The blessings of a million lessons are certainly life-confirming. But what about the events that are truly life-changing?Adam and Kate speak with Jenn Drummond. Surviving what should have been a fatal car crash and literally walking away from the accident ignited a renewed sense of purpose to make the absolute most of every minute. Learn how her life’s circumstances channeled a pure calling to climb and push new limits.
Meet Jenn: https://www.boldbravebeautiful.com/meet-jenn
Jenn on Instagram: https://www.instagram.com/boldbravebeautifullife/?hl=en
Listen and subscribe now!
Jenn Drummond is on a quest to set a world record. The mother of seven is determined to climb the Seven Second Summits—the second-highest mountains on each continent. In this podcast excerpt, she shares why she decided to climb Mt. Everest as part of her training. She also talks about conquering our own personal Everests and living life to the fullest.
JD: I have a son that comes home from school who’s pouting that he hates his math. I’m like, “Hey buddy, we do hard things here. Let’s get this math done.” He looks up at me and he goes, “Mom, if we do hard things, why aren’t you climbing Mount Everest?” I said, “Well, let’s talk about Mount Everest when you’re done with this math assignment.” Then a couple of my kids came home from school the next week with books on Mount Everest. We came to the decision as a family that I was climbing Mount Everest.
AN: You made this decision together as a family to do this. How have you continued to involve your kids in this process?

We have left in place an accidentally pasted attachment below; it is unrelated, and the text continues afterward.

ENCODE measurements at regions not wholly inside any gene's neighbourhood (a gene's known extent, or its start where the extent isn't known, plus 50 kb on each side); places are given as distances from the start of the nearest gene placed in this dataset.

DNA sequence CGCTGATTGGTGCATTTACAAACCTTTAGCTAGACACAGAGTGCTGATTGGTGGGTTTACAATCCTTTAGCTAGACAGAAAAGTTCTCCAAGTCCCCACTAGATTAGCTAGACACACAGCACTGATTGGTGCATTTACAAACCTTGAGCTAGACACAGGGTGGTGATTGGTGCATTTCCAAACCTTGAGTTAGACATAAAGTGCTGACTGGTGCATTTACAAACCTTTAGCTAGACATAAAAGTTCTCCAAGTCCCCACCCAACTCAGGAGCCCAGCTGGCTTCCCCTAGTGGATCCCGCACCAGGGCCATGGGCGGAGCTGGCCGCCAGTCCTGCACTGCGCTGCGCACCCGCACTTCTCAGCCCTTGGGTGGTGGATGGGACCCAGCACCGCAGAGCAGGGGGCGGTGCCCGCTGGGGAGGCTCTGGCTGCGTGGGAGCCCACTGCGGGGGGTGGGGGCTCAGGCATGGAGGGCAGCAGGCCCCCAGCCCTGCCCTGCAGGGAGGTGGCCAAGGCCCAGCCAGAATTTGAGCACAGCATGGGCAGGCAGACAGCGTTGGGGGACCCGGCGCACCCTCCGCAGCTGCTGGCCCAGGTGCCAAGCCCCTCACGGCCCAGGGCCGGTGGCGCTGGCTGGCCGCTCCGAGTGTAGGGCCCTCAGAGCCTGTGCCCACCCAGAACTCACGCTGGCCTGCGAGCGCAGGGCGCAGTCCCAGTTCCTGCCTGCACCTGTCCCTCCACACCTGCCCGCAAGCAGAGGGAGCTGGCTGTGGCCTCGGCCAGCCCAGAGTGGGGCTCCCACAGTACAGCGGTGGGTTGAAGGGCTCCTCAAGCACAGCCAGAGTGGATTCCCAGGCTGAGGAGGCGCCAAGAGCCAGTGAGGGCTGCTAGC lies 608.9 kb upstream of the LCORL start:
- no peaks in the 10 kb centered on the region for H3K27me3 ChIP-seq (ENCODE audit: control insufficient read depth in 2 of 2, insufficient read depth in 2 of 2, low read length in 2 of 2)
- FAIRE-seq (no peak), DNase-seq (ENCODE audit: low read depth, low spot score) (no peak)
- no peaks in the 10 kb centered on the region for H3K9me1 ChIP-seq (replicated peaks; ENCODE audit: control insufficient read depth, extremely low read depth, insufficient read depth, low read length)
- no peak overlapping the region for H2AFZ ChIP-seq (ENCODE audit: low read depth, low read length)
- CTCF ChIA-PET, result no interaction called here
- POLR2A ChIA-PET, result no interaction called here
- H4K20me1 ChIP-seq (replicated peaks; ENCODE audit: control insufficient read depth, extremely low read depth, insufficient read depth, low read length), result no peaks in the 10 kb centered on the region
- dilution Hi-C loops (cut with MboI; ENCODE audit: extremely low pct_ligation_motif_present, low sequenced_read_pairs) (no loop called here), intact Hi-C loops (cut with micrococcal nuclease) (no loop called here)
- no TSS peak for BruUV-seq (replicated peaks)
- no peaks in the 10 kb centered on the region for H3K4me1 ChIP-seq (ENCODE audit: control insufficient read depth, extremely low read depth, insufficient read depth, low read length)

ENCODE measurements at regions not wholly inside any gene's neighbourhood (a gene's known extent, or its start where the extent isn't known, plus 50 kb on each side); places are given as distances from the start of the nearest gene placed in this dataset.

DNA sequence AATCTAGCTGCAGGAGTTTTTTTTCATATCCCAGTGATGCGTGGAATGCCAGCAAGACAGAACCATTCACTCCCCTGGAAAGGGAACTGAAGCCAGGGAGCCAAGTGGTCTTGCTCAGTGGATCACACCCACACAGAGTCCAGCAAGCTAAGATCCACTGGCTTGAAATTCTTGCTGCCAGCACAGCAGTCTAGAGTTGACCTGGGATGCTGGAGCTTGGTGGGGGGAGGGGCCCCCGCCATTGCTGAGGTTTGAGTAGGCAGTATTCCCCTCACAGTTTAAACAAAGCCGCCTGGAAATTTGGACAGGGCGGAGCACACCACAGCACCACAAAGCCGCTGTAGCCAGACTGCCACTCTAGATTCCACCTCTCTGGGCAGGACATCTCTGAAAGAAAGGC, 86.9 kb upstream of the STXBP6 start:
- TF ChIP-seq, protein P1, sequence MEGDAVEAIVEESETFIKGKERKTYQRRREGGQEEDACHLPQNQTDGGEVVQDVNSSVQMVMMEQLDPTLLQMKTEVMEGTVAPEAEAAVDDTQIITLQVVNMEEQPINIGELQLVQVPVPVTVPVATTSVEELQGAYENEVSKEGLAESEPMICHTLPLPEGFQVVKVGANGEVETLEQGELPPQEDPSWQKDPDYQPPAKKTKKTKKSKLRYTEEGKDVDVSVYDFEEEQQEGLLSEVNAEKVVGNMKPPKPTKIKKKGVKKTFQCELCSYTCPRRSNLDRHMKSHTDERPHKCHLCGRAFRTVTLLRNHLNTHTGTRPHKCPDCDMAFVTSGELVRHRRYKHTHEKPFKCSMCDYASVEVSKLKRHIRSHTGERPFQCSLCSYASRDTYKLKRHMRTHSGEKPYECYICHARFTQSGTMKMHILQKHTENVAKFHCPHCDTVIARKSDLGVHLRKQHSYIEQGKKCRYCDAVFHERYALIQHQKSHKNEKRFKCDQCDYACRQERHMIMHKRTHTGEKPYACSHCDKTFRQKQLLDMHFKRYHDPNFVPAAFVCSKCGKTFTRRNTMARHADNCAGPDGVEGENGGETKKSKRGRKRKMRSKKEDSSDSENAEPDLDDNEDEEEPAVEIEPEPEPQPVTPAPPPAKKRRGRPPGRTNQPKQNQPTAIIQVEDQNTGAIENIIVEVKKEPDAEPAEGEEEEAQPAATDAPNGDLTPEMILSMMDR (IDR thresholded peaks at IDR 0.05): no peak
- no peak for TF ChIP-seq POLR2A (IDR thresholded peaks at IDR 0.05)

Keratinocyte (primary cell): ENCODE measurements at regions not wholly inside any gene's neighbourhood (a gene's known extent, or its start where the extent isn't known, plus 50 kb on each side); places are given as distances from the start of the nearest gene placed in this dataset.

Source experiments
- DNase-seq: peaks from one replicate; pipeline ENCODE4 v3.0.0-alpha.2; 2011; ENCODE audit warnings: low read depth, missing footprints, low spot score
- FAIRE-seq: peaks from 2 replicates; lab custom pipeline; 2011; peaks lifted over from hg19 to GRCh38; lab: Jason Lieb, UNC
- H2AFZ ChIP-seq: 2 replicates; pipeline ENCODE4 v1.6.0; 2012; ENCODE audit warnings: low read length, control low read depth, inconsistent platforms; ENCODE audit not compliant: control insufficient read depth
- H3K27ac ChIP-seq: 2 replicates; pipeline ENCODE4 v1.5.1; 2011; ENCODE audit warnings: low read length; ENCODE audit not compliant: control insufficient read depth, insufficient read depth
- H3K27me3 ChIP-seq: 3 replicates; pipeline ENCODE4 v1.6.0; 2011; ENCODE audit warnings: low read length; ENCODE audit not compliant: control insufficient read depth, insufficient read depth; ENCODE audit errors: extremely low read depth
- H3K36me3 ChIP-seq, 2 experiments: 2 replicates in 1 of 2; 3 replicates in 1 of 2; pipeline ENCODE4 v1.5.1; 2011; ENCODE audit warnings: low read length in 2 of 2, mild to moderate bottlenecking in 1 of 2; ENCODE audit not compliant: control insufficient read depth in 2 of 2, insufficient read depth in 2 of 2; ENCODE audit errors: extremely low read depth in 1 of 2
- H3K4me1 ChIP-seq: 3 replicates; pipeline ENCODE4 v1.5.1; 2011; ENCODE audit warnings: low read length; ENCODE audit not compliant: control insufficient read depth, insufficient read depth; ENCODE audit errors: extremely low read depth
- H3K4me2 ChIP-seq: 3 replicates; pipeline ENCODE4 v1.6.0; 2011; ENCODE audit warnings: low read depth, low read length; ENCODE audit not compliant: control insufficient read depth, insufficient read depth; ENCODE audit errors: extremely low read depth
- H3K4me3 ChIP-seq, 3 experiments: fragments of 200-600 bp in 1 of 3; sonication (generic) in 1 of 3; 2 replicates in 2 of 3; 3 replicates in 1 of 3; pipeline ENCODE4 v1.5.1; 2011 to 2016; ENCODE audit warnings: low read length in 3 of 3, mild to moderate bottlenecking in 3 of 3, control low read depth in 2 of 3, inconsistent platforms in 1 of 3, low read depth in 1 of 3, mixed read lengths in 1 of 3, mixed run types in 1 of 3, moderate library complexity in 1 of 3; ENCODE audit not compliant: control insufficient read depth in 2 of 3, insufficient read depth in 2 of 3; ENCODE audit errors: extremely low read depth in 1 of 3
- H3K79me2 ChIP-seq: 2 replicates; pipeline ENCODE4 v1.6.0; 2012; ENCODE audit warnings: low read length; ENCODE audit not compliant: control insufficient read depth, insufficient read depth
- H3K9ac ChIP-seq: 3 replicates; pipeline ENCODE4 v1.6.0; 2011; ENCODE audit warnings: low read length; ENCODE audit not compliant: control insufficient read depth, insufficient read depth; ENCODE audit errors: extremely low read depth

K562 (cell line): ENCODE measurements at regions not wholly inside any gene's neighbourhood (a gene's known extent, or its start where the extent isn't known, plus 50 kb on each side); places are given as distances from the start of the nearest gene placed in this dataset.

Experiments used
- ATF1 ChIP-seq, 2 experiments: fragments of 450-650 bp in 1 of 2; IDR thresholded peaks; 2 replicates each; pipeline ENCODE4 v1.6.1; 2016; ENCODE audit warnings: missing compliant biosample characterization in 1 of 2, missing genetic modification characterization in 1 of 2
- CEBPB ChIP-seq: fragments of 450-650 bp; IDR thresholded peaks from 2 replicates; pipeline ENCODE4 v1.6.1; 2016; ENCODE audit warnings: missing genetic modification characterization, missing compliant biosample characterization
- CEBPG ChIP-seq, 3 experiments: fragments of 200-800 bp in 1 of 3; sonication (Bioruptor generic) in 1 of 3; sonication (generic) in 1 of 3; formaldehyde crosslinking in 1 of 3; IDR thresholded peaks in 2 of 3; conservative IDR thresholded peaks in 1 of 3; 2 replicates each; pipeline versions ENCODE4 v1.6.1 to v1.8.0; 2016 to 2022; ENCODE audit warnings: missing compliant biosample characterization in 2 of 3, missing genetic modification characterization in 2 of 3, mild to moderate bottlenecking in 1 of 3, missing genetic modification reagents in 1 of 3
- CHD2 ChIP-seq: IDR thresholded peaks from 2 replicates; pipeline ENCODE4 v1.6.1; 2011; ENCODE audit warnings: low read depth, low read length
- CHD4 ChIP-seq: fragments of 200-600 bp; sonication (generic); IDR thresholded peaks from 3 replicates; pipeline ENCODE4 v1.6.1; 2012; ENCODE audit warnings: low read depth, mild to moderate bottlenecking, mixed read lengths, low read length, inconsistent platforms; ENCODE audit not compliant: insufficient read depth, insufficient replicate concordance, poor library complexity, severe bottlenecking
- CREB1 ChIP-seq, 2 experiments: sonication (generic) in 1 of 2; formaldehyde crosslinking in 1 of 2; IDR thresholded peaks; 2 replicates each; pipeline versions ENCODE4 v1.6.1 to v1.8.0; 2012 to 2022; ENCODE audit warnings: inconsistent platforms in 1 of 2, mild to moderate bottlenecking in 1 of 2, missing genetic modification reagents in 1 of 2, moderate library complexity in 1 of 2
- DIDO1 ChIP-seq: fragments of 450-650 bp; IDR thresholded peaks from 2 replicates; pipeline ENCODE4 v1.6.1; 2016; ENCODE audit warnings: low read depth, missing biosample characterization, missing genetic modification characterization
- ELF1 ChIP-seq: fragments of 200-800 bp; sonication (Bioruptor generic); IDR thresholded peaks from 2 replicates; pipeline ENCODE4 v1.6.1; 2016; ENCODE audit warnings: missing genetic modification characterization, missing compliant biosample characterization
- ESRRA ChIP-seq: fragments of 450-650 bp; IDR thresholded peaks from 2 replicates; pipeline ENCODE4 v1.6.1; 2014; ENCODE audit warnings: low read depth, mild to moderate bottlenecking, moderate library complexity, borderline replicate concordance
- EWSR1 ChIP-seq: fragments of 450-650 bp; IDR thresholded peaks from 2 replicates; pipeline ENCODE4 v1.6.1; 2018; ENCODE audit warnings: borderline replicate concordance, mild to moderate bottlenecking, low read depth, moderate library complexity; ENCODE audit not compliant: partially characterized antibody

JD: So, they’ve each claimed a mountain. They each have their mountain, and we do a lot of work behind the scenes. What’s the language? What’s the diet? What’s the economy like? The most recent thing that’s been huge is that I’m climbing Mount Everest. I have four of my seven kids at an elementary school in Park City. At their school for a month, they’re doing a theme called What Is Your Everest? Since technology is amazing, while I’m at base camp, I’m going to do a zoom call for the whole school, where the kids can ask questions and see how things are going.
I set out to do Everest because of a homework challenge.
KS: I want to know what’s going on inside your brain that you never got to a place that you think, “Oh, only 18 women have done all the Second Summits, and four out of the first five have died, but that’s not going to be me,” What do you tell yourself? What’s your self talk?
JD: So the car accident made a big difference for me with this because I was on vacation about a month ago and a friend of mine was hiking in Antelope Island. She fell, hit her head, and died instantly. I was in a car wreck going 70 miles an hour, rotated three times, and ended upside down in a median and walked away. So, I think my philosophy on death is I don’t get to choose when I die. That’s out of my realm. But what I do get to choose is how I live. So, I’m going to live doing me as best as I can.
KS: So there’s no fear of death that may have been there before, after you had the accident and walked away from that?
JD: There really isn’t. I mean, life is a gift, and as long as I celebrate that gift, when it’s my time to go, it’s okay.
► You’ll also like: One Utah Woman’s Quest to Set a World Record